Integrating computation with the physics curriculum is important with a principal goal of developing students' computational skills, and leveraging those skills to gain physical insight. First, I will discuss how, using Open Source Physics simulations and other tools, we have incorporated computer simulations within Quantum Interactive Learning Tutorials (QuILTs). QuILTs are research-validated learning tools to help students in upper-level undergraduate quantum mechanics course develop a solid grasp of relevant concepts without compromising the technical content. Then, I will discuss the effectiveness of a flipped computational physics course which uses evidence-based approaches to improving students computational thinking skills.

4:15pm - 4:40pm Dan Weller, "Learning Goal Framework for Computational Thinking in Computationally Integrated Physics Classrooms"

Computational thinking has been a recent focus of education research within the sciences. In this talk, we lay the foundation for exploring computational thinking in introductory physics courses. The computational thinking framework that we have developed features 14 practices contained within 6 different categories. We use in-class video data as existence proofs of the computational thinking practices proposed. In doing this work, we hope to provide ways for teachers to assess their students' development of computational thinking, while also giving physics education researchers some guidance on how to study this topic in greater depth.

4:40pm - 5pm Coffee Break

Breakout rooms will be open for conversations.

5pm - 6pm Contributed Talks


Thursday August 12

10am - 11:50am Parallel Workshops

Th-1 Introductory Physics: Planning a Coherent Course and Choosing the Right Tools

Th-2 Integrating Computation and Experiment

Th-3 Department-wide Computational Integration

Th-4 Lessons from Computer Science Pedagogy

Th-5 Computational Integration into Astronomy and Astrophysics Classes

Th-6 Tour of Exercise Sets: The Plane Rigid Pendulum, the 1D Schroedinger Equation 

11:50am - 12:10pm Coffee Break

Breakout rooms will be open for conversations.

12:10pm - 2pm Parallel Workshops (continued)

2pm - 3pm Lunch Break

Breakout rooms will be open for conversations.

3pm - 4pm Plenary II: Courtney Lannert, "Integrating computational physics into your curriculum using the EP3 guide" 

The EP3 Project (EP3guide.org) seeks to help strengthen and improve physics departments and programs nationwide by building on research and community knowledge and practice. The guide offers advice on a wide variety of topics, from Departmental Culture and Climate to Introductory Courses for STEM Majors, designed to be flexible, not prescriptive, and useful in the wide variety of local contexts experienced by physics programs in the US (and perhaps beyond). After a brief overview of the guide and its use, I will describe the development process for the section on Computational Skills as well as its recommendations and a sample of the ways in which it might be used by a physics department to integrate these important skills into their curriculum.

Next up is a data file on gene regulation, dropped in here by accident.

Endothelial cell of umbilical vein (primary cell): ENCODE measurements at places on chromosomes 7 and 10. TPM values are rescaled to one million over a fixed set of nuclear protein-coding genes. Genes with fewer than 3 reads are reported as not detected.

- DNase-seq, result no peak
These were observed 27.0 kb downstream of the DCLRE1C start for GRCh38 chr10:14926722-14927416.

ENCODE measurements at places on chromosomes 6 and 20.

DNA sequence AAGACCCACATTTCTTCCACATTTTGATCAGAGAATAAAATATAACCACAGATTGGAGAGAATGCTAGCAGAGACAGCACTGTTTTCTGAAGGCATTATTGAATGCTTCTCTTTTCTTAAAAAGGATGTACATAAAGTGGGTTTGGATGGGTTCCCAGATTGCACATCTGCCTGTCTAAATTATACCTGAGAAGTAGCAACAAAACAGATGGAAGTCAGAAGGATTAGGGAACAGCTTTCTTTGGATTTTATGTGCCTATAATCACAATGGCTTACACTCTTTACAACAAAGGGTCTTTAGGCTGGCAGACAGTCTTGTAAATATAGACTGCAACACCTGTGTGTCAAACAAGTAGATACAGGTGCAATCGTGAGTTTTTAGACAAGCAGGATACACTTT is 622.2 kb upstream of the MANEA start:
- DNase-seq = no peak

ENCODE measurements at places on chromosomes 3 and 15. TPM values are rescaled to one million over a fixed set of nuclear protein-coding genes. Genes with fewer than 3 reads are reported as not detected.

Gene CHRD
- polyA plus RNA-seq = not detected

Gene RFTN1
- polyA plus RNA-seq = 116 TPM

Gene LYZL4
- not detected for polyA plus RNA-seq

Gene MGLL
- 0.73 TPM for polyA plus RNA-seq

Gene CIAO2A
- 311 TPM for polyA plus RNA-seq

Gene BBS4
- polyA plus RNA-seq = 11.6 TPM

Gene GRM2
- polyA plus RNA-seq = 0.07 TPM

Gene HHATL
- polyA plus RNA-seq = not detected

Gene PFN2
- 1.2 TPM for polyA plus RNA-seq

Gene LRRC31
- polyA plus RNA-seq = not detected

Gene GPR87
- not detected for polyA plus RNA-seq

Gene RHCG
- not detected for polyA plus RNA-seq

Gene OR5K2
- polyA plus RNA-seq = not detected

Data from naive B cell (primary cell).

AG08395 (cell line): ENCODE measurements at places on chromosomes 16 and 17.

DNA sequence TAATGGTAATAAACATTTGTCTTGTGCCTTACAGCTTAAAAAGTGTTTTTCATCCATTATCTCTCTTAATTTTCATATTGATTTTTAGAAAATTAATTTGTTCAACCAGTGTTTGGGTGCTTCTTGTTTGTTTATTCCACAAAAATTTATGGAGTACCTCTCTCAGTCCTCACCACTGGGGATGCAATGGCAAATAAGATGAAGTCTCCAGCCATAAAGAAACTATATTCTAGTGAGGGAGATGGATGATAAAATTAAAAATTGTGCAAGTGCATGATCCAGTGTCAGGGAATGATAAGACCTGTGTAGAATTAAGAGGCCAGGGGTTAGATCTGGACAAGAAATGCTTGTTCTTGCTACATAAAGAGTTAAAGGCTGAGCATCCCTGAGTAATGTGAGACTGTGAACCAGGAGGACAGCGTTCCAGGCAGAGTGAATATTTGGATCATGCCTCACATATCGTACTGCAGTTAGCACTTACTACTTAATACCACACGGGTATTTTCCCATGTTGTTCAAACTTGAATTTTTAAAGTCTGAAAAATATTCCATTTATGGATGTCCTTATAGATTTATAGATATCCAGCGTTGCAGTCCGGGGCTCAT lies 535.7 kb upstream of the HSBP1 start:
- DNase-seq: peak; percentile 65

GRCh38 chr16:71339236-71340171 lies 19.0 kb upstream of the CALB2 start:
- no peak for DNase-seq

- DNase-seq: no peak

4pm - 4:05pm Zoom Picture - wear your PICUP shirt!

4:05pm - 4:15pm Coffee Break

Breakout rooms will be open for conversations.

4:15pm - 6pm Contributed Talks


Friday August 13

10am - 11:50am Parallel Workshops

Fr-1 Introductory Physics: Planning a Coherent Course and Choosing the Right Tools

Fr-2 Integrating Computation and Experiment

Fr-3 Department-wide Computational Integration

Fr-4 The Computational Physics Course: Objectives, Design, and Assessment

Fr-5 Preparing and Submitting an Exercise Set, and Becoming a Reviewer

Fr-6 Upper-Division Physics: Planning a Coherent Course and Choosing the Right Tools

11:50am - 12:10pm Coffee Break

Breakout rooms will be open for conversations.

12:10pm - 2pm Parallel Workshops (continued)

2pm - 3pm Lunch Break

Breakout rooms will be open for conversations.

3pm - 4pm Invited Panel: Case Studies

Moderated by Brandon Lunk. Panelists: Aaron Titus, Brett DePaola, Tony Musumba, and Michele McColgan.

4pm - 4:15pm Coffee Break

Breakout rooms will be open for conversations.

4:15pm - 5:30pm Contributed Talks

5:30pm - 6pm Concluding Remarks